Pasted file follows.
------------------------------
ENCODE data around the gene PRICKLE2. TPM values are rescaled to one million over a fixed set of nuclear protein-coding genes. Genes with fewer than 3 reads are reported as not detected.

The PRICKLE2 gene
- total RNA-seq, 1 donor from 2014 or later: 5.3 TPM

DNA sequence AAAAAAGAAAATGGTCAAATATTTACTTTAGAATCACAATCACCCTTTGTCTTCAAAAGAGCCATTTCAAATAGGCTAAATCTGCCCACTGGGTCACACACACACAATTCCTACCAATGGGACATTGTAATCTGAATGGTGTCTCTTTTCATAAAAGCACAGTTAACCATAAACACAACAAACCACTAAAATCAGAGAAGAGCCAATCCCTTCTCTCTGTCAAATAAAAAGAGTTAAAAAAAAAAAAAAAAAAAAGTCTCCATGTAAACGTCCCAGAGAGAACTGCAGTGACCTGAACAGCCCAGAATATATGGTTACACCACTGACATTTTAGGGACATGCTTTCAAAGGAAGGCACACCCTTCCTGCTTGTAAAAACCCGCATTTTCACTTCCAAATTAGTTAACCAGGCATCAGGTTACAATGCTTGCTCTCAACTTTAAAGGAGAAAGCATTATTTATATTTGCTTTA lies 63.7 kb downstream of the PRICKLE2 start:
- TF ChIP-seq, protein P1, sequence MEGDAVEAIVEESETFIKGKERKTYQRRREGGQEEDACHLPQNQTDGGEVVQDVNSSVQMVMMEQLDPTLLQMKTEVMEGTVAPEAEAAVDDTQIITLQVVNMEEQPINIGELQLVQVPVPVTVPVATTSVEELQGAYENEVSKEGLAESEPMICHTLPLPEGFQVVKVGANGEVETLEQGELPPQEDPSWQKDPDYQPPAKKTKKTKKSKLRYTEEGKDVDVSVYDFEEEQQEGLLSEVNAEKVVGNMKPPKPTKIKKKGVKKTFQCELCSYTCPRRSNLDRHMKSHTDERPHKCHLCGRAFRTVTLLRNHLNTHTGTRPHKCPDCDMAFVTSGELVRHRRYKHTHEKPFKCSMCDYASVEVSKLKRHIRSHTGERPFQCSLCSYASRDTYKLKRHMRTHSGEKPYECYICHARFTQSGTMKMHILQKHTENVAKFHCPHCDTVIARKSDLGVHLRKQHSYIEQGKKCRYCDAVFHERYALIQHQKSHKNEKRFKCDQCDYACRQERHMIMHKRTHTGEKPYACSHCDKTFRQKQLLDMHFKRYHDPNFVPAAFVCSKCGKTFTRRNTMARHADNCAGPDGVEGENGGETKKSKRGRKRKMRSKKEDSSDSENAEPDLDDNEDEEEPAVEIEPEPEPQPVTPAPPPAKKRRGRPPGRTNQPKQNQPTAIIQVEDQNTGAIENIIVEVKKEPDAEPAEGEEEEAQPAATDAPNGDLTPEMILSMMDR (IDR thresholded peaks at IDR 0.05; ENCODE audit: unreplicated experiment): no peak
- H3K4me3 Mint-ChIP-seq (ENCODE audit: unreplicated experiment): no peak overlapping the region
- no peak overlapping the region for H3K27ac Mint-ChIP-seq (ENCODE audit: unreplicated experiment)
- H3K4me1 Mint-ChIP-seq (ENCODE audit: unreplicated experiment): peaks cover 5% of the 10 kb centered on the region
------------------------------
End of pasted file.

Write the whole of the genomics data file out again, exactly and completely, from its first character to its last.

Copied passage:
ENCODE data around the gene PRICKLE2. TPM values are rescaled to one million over a fixed set of nuclear protein-coding genes. Genes with fewer than 3 reads are reported as not detected.

The PRICKLE2 gene
- total RNA-seq, 1 donor from 2014 or later: 5.3 TPM

DNA sequence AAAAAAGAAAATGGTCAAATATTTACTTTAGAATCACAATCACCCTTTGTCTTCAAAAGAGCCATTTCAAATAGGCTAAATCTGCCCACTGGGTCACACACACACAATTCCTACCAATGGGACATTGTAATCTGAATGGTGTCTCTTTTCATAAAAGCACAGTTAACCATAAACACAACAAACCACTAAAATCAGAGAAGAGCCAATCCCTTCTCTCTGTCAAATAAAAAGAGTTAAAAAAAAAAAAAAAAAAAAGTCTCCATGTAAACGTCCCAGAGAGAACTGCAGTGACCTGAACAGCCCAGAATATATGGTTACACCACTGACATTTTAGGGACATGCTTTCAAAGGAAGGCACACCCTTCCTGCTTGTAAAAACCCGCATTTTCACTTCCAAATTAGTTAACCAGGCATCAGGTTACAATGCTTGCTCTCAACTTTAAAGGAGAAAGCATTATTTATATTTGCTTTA lies 63.7 kb downstream of the PRICKLE2 start:
- TF ChIP-seq, protein P1, sequence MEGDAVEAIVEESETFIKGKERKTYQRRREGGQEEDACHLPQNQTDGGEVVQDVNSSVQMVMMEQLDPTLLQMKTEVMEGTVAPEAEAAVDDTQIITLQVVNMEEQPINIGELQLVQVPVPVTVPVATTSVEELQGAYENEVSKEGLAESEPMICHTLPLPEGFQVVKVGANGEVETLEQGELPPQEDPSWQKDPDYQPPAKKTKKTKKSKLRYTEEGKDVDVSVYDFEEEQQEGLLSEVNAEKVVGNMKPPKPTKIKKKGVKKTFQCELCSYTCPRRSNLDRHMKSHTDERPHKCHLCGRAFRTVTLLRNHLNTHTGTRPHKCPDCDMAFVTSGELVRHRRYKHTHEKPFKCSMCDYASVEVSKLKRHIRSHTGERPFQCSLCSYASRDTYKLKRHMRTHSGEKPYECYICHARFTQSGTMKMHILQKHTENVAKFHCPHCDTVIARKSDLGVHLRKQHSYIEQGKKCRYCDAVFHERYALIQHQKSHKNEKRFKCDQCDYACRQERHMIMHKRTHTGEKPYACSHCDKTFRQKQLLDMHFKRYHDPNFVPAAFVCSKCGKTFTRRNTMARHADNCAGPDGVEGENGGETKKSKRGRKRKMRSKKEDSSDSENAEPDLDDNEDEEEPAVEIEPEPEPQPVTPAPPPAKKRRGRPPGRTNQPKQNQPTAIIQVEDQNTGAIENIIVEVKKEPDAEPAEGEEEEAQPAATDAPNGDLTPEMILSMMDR (IDR thresholded peaks at IDR 0.05; ENCODE audit: unreplicated experiment): no peak
- H3K4me3 Mint-ChIP-seq (ENCODE audit: unreplicated experiment): no peak overlapping the region
- no peak overlapping the region for H3K27ac Mint-ChIP-seq (ENCODE audit: unreplicated experiment)
- H3K4me1 Mint-ChIP-seq (ENCODE audit: unreplicated experiment): peaks cover 5% of the 10 kb centered on the region